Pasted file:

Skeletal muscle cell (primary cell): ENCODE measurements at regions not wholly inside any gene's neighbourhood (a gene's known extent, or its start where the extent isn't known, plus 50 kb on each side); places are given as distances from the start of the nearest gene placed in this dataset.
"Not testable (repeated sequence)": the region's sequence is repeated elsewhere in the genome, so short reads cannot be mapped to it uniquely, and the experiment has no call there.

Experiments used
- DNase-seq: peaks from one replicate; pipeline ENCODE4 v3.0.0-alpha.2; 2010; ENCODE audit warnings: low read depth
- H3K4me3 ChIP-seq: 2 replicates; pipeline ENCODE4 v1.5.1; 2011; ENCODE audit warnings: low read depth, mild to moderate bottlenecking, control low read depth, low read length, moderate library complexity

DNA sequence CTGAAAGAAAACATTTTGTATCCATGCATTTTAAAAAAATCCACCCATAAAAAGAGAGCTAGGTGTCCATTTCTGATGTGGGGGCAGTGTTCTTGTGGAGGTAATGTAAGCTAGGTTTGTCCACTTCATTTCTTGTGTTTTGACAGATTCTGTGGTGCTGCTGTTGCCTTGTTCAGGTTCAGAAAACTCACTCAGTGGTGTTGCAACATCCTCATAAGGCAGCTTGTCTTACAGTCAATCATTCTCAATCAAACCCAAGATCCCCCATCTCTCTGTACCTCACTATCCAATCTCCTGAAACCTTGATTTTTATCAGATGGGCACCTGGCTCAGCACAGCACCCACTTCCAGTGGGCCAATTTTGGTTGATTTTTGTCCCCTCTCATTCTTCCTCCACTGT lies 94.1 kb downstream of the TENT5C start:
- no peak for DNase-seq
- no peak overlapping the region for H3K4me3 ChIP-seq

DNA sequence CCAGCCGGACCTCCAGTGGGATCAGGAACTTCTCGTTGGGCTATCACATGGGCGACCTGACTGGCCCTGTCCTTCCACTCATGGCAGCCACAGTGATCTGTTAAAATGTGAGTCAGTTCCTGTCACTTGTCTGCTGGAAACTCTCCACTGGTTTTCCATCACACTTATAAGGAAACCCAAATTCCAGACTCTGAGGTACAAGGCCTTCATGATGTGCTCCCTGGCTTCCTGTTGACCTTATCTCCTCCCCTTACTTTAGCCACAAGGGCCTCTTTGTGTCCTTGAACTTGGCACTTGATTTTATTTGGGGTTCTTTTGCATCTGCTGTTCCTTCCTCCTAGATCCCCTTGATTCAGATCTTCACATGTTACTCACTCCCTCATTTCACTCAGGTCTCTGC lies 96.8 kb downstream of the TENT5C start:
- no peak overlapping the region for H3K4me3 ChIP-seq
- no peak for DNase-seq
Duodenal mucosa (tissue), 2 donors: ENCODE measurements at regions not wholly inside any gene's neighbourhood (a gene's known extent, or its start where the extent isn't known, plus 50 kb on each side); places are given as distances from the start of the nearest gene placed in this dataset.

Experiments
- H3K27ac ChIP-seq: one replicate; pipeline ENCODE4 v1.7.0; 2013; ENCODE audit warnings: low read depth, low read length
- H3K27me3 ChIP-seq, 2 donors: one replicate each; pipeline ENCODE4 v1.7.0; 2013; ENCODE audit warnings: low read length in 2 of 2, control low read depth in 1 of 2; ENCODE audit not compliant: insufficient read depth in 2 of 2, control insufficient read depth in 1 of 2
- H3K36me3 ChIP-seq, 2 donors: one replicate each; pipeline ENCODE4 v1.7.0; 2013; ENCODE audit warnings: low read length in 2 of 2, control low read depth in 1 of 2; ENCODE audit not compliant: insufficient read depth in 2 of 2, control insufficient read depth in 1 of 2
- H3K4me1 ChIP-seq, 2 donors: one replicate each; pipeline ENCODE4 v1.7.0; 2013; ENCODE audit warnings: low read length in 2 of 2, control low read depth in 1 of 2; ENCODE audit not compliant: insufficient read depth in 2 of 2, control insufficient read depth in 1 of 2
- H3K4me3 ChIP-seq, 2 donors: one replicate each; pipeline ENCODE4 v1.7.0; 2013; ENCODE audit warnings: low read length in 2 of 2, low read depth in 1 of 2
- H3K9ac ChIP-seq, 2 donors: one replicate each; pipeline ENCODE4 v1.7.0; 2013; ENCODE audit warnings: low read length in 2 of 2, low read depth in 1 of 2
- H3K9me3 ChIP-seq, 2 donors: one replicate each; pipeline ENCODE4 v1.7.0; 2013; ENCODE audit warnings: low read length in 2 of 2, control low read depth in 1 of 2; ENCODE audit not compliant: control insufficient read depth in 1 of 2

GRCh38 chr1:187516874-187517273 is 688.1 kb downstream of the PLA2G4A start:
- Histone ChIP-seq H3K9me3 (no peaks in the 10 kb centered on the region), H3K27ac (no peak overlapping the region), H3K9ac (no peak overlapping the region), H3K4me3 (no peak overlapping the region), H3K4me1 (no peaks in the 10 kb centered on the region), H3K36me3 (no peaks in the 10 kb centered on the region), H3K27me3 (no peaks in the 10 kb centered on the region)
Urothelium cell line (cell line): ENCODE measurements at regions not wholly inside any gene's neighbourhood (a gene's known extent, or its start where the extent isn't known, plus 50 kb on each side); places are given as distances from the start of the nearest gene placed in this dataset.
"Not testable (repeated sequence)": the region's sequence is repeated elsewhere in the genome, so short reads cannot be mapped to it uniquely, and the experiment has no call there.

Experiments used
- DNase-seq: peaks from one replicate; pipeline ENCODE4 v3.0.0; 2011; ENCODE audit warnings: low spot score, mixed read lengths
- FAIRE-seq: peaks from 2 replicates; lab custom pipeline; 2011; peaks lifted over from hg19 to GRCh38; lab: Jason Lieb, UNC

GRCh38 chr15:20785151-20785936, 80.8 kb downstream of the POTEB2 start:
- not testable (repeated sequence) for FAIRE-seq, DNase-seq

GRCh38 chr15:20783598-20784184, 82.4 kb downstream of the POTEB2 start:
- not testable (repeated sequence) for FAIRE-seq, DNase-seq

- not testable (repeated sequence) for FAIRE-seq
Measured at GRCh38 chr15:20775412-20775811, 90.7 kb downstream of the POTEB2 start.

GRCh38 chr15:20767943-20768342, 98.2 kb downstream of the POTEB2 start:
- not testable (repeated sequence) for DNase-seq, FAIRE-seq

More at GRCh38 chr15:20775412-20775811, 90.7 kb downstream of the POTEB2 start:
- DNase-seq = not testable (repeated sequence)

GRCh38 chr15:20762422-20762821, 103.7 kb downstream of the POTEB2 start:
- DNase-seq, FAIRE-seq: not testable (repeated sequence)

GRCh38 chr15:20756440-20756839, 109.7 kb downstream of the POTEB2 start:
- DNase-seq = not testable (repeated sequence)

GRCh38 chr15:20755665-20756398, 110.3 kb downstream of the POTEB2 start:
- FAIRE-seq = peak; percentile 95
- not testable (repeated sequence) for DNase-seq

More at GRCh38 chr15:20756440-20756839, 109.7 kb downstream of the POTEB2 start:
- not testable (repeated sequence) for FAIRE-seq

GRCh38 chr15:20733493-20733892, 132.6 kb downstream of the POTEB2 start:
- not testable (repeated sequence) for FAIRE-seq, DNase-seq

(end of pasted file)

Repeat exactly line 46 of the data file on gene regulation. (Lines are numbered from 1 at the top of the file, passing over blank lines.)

- not testable (repeated sequence) for FAIRE-seq